They were elected, and Derby Street wept at their apostasy.
Latterly in the moonlight Derby Street has looked like No Man’s Land in the Great War – all holes and craters.
Quite recently – it only seems a few days ago – the Urban District Council, with monies squeezed out of the long-suffering ratepayers of this long-suffering town, or with monies secured from the County Council of Lancashire – I care not which – gave Derby Street a new coat of something, and the inhabitants on each side thereof slept in peace. And now with the last week, after patching the poor dear in places, they have poured tar on it and scattered chippings on it, and they have left it for the traffic to do the rest. Every good housewife in Derby Street has just finished her spring cleaning and now her good man walks over her spring cleaned carpet and leaves tar and chippings behind.
Was there ever such a subject for mirth as Derby Street?
Overwhelmed with official and domestic cares, I seek no solace other than a glance at my dear street. A retrospective thought of all it had undergone convinces me that no human being could undergo what it has gone through and survive.
Poor dear Derby Street! I recollect you a street of green fields, where boys played with pipe stumps instead of marbles, and motor cars were unknown.
And if you could only speak, poor thing? What would you say about those who have pulled you to pieces, clothed you in new garments, put patches on you, overhauled you, mauled you, messed you about and have left you, as you now are, an object of scorn and derision, and an example of what a street should NOT be.
S . Brighouse.
Ormskirk Bygone Times has several records and documents relating to Sir Samuel’s early years as a boy in the town and they have been added to our mobile display. If any school, group or organisation would like us to put on an exhibition for them, please contact us through our social media group at https://www.facebook.com/Ormskirkbygonetimes or through our website here.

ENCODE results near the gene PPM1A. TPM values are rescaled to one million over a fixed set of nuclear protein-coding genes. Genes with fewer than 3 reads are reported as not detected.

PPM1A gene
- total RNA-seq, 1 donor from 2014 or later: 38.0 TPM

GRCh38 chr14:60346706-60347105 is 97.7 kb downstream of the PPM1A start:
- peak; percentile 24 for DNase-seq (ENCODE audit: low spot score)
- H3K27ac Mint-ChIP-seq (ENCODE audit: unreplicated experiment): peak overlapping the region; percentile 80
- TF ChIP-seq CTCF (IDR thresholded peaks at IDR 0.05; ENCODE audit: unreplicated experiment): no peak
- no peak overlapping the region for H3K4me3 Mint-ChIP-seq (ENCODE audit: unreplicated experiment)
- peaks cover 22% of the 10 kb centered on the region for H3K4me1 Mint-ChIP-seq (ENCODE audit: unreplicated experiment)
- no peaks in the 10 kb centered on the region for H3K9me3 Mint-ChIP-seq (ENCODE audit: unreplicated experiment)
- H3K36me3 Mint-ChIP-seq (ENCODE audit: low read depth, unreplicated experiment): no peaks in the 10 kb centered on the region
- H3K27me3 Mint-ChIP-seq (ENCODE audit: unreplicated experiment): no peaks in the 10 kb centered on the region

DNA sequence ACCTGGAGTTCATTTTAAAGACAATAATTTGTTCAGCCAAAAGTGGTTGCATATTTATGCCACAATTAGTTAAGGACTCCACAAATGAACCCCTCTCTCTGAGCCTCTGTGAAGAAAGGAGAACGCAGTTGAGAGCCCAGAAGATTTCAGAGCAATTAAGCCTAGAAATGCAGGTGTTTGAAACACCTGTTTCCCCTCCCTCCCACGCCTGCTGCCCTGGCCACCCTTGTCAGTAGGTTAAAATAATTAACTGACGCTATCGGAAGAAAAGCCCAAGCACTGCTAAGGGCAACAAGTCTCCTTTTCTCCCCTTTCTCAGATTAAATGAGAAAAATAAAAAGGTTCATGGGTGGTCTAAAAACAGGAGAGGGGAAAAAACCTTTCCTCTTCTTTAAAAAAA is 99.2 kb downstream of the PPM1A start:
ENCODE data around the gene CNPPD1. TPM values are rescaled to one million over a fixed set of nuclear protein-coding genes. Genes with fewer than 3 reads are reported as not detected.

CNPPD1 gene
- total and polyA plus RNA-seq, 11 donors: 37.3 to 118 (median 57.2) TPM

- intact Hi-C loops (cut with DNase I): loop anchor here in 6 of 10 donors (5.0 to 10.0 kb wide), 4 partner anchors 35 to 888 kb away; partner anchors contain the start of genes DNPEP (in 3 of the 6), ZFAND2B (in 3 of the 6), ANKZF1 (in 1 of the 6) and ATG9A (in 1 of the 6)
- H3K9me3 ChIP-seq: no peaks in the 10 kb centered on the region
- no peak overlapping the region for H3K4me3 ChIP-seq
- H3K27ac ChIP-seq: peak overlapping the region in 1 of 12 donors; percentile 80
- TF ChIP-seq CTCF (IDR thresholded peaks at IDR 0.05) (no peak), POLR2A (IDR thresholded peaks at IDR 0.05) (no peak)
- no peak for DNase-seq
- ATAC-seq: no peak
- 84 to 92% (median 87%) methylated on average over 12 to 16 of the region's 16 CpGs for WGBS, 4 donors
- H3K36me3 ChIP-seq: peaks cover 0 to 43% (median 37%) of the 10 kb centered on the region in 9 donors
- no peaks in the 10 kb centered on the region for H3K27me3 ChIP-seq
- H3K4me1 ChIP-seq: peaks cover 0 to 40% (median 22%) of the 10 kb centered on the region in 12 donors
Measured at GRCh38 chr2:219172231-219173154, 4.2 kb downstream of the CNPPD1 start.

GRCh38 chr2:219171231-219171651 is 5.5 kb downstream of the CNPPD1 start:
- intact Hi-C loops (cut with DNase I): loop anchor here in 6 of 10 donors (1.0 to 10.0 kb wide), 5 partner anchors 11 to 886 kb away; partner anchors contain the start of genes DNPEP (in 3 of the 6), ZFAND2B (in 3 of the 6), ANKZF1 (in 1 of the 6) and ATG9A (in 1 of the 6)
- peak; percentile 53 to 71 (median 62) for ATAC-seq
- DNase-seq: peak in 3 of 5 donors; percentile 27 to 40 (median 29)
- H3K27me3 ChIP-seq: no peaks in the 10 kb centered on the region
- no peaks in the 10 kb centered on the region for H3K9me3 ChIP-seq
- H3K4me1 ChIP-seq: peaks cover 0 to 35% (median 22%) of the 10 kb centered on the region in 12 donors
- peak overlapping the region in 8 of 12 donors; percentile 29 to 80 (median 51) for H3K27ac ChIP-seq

Ormskirk Gala Day was held during August each year for many years. The organising committee made advance preparations throughout the summer months with several committees set up to ensure the smooth running of this very popular event.
Mr J.J. Balmforth, the ironmonger of Aughton Street, presided over the General committee, an Entertainment Committee made sure that a circus was booked and all necessary plane were put in place to accommodate the whole Circus in the Gala Parade and provide the venue on the Victoria Pleasure Grounds.
The Procession and Turnouts Committee set about organising the order of the parade to include Tradesman’s and Farmer’s Turnouts, that is, a wagon or cart pulled by a team of Heavy or Working Horses, with the wagons and carts decorated to various themes. These were judged in a series of classes and an entry fee of between 1s and £1 with monetary prizes for 1st, 2nd and 3rd places of between £1 and £5 depending on the class.
Entries were limited to Master Tradesmen living within a 1 mile radius of the Market Cross and all other entries could be from within a 6 mile radius of the Market Cross. This was to allow entries from tenants from surrounding farms to enter their own turnouts or decorate a cart for the Tableau procession.
Apart from the monetary prizes, special prizes were to be awarded by the following committee members and town businesses: Mr J.J. Balmforth, a pair of carvers valued at 21s for the winner of the Tradesman’s Master Class for Heavy Horse Turnouts; Mr James Arnold Williams, provision dealer of 31 Burscough Street promised a prize valued at 21s for the winner of the Single Heavy Horse Turnout; William Gilbert, Draper, of 10 Moor Street also promised a 21s prize to the winner of the most humorous float or tableau.
There was also a fancy dress on a quadruped category for both adults and children and a bicycle fancy dress parade with a baby show held in the Corn Exchange.